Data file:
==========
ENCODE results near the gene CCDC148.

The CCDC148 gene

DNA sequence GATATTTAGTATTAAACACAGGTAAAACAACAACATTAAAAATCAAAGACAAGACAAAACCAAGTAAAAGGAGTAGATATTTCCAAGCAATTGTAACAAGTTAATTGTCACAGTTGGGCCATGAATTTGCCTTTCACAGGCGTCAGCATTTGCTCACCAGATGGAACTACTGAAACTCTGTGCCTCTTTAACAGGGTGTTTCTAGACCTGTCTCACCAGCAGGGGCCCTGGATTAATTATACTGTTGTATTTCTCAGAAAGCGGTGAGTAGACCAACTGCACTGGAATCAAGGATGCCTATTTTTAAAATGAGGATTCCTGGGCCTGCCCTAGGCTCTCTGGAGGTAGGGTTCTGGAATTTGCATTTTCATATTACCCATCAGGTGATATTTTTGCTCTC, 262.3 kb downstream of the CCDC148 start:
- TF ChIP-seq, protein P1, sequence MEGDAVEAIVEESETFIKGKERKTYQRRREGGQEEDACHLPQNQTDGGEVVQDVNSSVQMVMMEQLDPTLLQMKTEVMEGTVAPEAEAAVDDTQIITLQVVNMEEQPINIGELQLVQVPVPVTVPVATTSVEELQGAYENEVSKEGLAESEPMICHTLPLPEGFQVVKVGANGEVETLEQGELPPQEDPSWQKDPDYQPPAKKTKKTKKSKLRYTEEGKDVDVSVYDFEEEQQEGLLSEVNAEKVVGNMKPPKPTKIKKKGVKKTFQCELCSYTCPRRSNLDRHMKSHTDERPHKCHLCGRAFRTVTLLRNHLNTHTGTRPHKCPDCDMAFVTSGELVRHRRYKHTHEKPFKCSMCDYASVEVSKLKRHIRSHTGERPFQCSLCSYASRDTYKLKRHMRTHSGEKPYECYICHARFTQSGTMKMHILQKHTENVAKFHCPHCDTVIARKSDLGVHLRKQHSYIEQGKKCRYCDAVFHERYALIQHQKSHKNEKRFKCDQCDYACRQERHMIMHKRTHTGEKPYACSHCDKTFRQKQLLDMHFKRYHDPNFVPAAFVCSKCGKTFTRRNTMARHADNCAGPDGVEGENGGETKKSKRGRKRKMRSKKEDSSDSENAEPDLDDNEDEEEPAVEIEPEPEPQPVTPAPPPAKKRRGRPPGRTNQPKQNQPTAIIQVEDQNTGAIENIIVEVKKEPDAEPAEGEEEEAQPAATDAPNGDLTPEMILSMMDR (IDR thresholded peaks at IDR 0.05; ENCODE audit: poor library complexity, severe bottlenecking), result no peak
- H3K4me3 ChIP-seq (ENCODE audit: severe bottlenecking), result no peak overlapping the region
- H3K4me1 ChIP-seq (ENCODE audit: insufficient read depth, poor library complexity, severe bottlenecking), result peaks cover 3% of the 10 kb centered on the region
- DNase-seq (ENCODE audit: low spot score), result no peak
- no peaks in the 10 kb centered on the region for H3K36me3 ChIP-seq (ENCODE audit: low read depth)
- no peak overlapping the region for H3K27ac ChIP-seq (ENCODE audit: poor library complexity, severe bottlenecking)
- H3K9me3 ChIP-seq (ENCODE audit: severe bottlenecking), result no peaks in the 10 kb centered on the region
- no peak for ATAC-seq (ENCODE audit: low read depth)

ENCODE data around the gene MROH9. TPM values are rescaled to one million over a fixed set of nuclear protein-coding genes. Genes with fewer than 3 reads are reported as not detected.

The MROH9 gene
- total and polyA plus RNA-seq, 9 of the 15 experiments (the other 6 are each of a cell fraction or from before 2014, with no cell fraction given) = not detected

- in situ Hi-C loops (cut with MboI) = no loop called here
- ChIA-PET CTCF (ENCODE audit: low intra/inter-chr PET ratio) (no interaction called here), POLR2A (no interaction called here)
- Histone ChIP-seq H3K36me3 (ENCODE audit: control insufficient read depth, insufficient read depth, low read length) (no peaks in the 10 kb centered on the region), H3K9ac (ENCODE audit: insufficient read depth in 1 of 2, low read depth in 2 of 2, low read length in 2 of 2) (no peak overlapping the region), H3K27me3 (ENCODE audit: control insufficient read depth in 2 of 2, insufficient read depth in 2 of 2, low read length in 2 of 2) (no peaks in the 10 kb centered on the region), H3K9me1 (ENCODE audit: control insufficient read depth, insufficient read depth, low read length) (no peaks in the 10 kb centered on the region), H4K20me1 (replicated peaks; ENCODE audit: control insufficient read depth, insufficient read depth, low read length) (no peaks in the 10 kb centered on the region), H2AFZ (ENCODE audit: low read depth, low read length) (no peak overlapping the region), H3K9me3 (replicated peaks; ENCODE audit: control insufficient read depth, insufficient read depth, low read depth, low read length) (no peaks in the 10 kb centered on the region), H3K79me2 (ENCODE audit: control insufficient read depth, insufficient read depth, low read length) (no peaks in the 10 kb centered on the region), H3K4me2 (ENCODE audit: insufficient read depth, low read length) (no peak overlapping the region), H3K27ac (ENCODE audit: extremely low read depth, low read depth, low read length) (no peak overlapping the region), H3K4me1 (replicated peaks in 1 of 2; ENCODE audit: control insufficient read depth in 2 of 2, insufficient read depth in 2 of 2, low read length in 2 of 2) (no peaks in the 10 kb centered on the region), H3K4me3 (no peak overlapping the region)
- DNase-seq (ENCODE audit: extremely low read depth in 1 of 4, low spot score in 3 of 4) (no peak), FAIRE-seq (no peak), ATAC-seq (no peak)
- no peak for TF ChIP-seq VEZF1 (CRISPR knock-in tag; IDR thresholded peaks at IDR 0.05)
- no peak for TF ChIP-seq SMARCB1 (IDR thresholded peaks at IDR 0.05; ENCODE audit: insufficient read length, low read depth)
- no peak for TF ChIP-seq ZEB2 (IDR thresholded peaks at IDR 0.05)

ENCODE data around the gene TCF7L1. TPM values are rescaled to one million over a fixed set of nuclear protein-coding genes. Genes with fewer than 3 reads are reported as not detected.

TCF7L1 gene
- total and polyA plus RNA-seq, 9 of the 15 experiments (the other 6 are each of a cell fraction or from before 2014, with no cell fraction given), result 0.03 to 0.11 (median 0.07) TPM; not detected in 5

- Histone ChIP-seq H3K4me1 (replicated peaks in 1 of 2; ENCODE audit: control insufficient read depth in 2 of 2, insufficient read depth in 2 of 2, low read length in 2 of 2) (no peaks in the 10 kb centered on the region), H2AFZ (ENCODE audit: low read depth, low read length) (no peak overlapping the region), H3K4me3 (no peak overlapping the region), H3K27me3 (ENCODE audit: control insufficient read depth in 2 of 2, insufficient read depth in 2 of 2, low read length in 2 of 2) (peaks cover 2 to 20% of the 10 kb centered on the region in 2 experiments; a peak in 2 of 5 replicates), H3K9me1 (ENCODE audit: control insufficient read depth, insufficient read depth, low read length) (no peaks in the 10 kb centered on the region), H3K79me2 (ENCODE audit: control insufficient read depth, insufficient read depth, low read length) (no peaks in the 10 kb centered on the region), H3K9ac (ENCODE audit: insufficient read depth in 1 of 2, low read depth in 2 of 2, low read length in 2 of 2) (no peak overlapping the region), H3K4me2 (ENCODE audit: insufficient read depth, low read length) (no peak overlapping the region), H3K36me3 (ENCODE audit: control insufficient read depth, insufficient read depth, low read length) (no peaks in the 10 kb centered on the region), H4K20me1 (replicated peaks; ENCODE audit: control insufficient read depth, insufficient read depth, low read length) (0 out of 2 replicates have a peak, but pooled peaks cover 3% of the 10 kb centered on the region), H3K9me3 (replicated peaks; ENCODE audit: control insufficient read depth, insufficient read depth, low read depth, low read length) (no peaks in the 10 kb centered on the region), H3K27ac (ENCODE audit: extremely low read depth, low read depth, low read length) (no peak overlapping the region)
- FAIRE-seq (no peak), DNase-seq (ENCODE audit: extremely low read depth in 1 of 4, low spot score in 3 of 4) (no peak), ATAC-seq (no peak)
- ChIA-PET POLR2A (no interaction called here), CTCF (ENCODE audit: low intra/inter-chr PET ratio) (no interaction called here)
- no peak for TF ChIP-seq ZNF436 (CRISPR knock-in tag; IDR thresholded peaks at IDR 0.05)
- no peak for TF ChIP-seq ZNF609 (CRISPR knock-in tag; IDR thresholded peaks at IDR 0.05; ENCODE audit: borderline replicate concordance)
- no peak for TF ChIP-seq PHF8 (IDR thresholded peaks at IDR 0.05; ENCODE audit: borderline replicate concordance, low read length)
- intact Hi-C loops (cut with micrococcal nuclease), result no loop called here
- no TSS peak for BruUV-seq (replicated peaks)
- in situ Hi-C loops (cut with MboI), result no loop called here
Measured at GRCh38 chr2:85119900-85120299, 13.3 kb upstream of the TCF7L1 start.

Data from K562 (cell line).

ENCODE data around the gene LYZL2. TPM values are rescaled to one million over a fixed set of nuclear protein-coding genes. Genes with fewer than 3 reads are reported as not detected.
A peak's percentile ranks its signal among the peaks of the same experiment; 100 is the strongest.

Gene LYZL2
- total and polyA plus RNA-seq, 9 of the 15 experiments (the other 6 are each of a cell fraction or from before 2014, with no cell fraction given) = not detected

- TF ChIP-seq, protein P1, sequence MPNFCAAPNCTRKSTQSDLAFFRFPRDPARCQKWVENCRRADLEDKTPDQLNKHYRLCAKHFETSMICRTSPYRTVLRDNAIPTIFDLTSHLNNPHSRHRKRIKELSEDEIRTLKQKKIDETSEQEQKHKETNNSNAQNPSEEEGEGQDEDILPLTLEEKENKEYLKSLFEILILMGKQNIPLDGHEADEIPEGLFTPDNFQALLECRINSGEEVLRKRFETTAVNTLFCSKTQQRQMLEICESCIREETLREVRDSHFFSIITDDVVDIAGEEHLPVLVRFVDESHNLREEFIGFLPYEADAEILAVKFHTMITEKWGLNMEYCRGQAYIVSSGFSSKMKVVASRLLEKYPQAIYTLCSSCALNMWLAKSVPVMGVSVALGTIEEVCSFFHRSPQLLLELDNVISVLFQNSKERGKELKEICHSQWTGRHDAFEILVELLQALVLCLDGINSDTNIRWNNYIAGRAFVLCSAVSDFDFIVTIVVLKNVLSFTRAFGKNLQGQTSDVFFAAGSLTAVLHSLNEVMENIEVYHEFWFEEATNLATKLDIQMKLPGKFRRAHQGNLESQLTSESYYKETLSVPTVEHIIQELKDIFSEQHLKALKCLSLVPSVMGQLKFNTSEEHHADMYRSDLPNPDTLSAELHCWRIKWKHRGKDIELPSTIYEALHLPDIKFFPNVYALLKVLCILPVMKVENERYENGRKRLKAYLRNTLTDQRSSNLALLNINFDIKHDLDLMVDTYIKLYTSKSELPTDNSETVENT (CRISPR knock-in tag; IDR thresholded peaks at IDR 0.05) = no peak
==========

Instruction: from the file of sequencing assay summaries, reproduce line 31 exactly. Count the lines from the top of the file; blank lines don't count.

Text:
- intact Hi-C loops (cut with micrococcal nuclease), result no loop called here